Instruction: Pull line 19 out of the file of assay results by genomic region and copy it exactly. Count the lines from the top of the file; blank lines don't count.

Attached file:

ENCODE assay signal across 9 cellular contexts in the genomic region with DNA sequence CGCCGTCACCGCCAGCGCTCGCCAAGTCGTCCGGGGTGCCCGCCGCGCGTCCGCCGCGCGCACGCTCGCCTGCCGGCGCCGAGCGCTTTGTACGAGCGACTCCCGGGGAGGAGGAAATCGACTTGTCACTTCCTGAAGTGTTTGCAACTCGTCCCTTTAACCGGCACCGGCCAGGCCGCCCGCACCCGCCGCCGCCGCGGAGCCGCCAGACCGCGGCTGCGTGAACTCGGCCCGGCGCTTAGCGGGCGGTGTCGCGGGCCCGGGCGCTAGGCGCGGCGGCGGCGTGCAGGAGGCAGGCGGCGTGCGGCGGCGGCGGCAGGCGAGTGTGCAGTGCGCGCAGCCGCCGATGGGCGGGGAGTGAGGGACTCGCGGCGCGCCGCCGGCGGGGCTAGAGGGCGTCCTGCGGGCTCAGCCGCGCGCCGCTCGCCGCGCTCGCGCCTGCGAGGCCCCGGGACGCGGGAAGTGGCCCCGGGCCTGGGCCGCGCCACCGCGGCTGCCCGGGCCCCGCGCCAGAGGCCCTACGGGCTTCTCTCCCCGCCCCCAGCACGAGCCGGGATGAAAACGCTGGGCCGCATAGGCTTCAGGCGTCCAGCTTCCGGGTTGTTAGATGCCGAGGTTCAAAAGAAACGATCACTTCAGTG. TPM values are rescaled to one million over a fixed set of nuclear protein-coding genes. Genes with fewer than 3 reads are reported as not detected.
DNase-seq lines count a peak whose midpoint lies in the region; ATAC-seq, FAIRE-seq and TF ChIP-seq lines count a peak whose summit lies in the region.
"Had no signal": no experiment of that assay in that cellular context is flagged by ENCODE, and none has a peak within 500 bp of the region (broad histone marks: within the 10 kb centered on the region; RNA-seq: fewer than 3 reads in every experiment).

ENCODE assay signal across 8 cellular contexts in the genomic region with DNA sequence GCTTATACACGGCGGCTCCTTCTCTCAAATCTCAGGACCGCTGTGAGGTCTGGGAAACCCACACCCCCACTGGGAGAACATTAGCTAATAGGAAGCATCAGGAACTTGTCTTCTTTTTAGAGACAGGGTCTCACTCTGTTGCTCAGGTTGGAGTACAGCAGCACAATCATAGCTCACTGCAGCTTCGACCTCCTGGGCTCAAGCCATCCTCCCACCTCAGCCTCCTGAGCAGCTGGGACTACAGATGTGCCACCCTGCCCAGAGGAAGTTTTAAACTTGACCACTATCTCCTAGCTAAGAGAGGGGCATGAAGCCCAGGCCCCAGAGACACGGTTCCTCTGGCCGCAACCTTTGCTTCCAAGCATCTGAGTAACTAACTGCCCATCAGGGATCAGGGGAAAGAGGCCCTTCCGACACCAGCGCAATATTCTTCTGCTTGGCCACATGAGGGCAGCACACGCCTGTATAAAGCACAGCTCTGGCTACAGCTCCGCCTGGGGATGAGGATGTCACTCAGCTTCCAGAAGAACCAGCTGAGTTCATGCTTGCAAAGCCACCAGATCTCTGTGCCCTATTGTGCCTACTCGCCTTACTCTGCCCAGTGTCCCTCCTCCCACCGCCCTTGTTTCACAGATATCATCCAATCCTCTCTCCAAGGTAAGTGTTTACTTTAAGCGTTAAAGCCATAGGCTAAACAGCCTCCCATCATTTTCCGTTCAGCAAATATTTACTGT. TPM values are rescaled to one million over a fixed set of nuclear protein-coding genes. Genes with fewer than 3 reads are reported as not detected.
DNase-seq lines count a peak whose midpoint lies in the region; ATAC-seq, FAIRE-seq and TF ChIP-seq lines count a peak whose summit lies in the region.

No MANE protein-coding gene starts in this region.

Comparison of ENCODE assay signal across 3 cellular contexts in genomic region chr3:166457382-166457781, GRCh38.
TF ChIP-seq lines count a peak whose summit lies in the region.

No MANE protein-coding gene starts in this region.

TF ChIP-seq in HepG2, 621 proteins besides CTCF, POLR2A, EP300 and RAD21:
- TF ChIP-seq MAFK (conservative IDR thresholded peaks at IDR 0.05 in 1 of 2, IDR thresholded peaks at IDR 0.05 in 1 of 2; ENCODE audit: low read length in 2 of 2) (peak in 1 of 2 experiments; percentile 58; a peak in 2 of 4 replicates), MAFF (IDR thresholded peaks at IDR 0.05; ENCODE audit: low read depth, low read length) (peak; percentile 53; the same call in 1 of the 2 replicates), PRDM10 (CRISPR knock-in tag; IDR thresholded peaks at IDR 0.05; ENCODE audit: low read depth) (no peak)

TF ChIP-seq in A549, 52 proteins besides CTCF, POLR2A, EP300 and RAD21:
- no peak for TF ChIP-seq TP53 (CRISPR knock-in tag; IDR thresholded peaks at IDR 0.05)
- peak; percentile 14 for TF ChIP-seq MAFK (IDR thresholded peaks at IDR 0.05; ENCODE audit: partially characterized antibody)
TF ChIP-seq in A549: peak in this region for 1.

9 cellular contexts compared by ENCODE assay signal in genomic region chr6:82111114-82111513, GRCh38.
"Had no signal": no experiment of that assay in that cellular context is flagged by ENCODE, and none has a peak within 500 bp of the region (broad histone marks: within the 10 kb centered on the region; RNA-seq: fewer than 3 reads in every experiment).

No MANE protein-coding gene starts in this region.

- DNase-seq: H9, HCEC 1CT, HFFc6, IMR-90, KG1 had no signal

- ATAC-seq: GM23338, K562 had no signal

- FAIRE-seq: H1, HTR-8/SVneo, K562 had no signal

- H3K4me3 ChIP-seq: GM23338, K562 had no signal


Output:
- DNase-seq: H9, HCEC 1CT, HFFc6, IMR-90, KG1 had no signal